America's Failure in China, 1941-50

By Tang Tsou | Go to book overview
INDEX
Acheson, Dean G.: testimony on the writing of Marshall's directive, 351 n.; testimony on Marshall's policy, 351 n.; view of Communists, 357, 508; on use of American forces in China, 364-65; on policy alternatives, 371, 393; testimony on Marshall's plan to supply Communist forces, 412; testimony on KuomintangCommunist negotiations, 412; press conference remark on Yalta Agreement, 416 n.; testimony on Chinese situation ( March, 1947), 449-50; speech on economic aid to Europe ( May, 1947), 452; testimony on the decision to reject armed intervention, 473; testimony on Chinese situation ( December, 1948), 484;

appointment as secretary of state, 492, 494; role in Marshall's policy, 494; program of disengagement, 494-95, 498-99, 502, 546, 547; attacked by Republicans, 494-95, 501, 509, 518, 536- 37, 543, 565, 568; "waiting for dust to settle," 499, 499 n.; rejects McCarran's proposal, 500; authorizes preparation of White Paper, 502; seeks program for containing Chinese communism, 506-7, 547; letter of transmittal of White Paper, 507-9; talk with Bevin on recognition of Communist China, 515; position on recognition of Communist China, 516, 518;

speech before National Press Club, 534-36; attempts to turn Chinese nationalism against Russia, 534-35, 564, 573, 587, 589; on defense perimeter, 535-36, 557; accused by McCarthy, 544; precedents of his program of disengagement, 546; view of North Korean aggression, 557; role in the decision to neutralize Formosa Strait, 558-61; testimony on the decision to cross the 38th Parallel, 574-75; and the crossing of the 38th Parallel, 579, 587; mentioned, 142 n., 222 n., 447, 488, 502, 515, 517, 527, 530, 531, 538, 564, 569, 570, 579, 587 n.

Air power: air bases in China, 41, 60, 61, 69, 70, 457; Roosevelt preference for, 79, 80-82; American faith in, 81-83, 575; and Far Eastern balance of power, 400, 589; and Formosa, 565. See also Chennault; Matterhorn project
Alsop, Joseph, 106, 165
American armed forces; strength of, 365- 67, 473, 495-96
American government: adopts Open Door policy, 3; advance and retreat in China, 9-10, 14, 25, 26, 238, 350, 546-47, 551, 561; war with Japan, 24; policies during Pacific War, 33-35; policy of unconditional surrender, 33, 34, 37, 58, 119, 260-61; hope for Soviet co-operation, 34, 154-55, 163, 181-82, 237-39; view of Soviet intentions, 34, 38-39, 46; view of Kuomintang-Communist relations, 34, 141-43, 145-46, 158-59, 160, 162- 63, 166-67, 195 n.; view of Chinese Communists, 34, 35, 46, 47, 145, 181- 82, 185, 235-36; fear of losing China as an ally, 44, 90, 90-100, 119; use of troops in China, 45, 64, 70, 305-6, 342; relinquishes extraterritorial rights, 57, 96; desire for a quick victory, 58, 68-69, 73, 83, 87, 248, 251; revision of immigration law, 90, 96; relations with Nationalist government, 90-91, 122-24, 355-56, 392-93, 490-91, 515, 565-66; loan to China, 1942, 106-7; plan to avert disaster in "east China," 111; plans for postwar Far East, 153, 156; to aid in Sino-Soviet relations, 157-58, 162-63, 181-82, 192-93; use of Communist forces, 170-72; proposes coalition government, 173, 349, 353, 371- 73, 409;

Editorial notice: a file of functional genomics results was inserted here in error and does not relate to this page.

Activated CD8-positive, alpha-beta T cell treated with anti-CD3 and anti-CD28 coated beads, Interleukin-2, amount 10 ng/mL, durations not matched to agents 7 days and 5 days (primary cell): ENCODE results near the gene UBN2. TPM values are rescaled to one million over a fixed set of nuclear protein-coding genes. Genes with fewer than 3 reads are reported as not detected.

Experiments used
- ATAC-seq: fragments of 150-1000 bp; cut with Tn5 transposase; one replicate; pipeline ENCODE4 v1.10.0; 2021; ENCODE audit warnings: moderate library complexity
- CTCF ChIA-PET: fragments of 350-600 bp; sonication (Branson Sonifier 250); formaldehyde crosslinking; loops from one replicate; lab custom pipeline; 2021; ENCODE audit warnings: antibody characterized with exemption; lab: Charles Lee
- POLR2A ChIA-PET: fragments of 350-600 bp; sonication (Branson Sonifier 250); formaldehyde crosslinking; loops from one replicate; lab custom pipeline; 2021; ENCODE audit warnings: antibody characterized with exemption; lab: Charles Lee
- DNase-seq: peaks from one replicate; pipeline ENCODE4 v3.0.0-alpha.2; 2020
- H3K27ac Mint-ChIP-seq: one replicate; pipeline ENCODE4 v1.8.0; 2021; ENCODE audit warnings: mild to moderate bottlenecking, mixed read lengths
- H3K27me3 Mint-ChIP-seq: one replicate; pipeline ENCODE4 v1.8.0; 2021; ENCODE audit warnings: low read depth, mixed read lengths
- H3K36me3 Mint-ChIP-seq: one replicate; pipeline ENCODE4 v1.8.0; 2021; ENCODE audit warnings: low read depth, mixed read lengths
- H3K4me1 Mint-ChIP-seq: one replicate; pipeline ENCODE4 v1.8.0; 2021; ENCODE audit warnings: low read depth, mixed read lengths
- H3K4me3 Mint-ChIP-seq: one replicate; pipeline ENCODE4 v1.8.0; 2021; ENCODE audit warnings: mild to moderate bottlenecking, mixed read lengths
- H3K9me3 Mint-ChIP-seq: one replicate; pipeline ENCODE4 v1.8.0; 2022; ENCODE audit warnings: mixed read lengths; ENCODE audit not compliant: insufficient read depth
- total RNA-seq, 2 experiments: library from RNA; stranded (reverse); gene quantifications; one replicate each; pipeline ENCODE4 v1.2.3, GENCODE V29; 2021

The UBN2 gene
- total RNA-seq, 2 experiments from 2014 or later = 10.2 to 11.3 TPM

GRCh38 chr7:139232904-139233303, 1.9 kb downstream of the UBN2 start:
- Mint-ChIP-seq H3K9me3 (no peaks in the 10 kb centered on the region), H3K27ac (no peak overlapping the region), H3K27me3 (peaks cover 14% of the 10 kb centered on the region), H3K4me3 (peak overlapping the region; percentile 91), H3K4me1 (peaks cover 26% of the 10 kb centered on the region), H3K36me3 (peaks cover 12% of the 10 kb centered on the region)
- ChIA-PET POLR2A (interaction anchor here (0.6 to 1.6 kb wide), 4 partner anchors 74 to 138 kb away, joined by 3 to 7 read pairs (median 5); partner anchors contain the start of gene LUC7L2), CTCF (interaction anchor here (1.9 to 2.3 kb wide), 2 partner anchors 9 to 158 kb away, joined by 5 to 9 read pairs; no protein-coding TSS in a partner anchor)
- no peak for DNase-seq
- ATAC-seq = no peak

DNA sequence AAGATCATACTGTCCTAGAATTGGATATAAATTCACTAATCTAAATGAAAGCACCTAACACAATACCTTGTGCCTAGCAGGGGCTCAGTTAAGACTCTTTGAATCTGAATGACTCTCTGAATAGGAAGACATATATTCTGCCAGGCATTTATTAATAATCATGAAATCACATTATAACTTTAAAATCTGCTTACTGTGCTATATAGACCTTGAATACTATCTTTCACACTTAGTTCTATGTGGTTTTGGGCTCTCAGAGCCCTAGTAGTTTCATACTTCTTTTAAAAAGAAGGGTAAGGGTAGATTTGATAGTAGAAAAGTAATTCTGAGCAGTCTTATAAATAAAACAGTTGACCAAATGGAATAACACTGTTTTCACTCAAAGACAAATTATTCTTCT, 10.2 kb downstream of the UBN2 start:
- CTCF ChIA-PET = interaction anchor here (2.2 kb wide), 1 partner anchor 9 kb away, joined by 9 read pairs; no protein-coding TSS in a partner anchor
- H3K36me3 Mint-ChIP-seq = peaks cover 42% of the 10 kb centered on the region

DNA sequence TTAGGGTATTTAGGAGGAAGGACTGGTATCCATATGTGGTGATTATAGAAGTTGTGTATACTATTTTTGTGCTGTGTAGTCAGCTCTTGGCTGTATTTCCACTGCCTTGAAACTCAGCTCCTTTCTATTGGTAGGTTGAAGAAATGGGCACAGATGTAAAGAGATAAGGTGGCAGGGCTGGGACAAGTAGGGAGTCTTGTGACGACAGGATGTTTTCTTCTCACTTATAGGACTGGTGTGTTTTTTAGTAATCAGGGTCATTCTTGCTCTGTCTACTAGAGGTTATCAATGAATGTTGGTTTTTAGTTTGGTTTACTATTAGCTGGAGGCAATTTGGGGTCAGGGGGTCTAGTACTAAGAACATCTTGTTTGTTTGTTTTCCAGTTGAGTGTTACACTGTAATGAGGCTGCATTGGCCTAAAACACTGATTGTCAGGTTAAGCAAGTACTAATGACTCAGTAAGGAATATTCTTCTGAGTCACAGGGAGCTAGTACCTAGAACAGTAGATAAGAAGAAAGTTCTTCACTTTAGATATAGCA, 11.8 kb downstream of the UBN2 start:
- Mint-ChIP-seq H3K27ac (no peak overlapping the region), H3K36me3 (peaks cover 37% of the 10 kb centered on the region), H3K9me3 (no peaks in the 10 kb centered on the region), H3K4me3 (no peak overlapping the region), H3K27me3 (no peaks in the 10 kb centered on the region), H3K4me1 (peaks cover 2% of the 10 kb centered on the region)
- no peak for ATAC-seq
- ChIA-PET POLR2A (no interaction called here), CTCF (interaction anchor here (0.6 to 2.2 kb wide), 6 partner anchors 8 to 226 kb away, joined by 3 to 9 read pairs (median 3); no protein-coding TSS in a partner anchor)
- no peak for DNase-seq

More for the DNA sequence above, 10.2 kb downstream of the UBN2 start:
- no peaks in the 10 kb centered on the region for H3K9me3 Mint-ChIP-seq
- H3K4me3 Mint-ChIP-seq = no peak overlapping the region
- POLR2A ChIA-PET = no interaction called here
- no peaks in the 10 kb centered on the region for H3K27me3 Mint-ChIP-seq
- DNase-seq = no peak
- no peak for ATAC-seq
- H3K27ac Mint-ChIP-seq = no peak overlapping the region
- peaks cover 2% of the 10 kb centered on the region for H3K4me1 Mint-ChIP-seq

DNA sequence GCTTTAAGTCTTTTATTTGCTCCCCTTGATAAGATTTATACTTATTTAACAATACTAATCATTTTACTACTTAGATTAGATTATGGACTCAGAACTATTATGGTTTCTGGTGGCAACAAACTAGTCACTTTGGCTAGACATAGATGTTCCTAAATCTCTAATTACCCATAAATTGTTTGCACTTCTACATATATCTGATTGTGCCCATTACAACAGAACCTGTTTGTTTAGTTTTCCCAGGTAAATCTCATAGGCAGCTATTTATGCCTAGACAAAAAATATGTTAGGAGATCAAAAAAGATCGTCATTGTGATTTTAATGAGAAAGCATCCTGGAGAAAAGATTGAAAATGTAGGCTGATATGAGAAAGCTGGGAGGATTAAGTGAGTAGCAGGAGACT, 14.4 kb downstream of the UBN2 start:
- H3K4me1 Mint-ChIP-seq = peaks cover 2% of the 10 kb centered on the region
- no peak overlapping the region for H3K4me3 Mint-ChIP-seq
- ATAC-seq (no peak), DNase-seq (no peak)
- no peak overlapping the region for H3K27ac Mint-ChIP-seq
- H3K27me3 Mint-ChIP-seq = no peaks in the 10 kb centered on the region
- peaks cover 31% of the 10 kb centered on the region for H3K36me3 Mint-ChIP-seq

desire for Soviet entry into Pacific War, 237, 241-43, 245, 249, 250, 253, 255, 259, 265, 268; Yalta Agreement, 237-40, 248-52, 250 n.; doubts about Yalta Agreement, 256-60; seeks Stalin's assurances on Yalta Agreement, 259; and Sino-Soviet negotiations, 1945, 271-72, 278-79, 282-83; seeks Stalin's assurances on Open Door, 282-83; failure to build up non-Communist groups,

-593-

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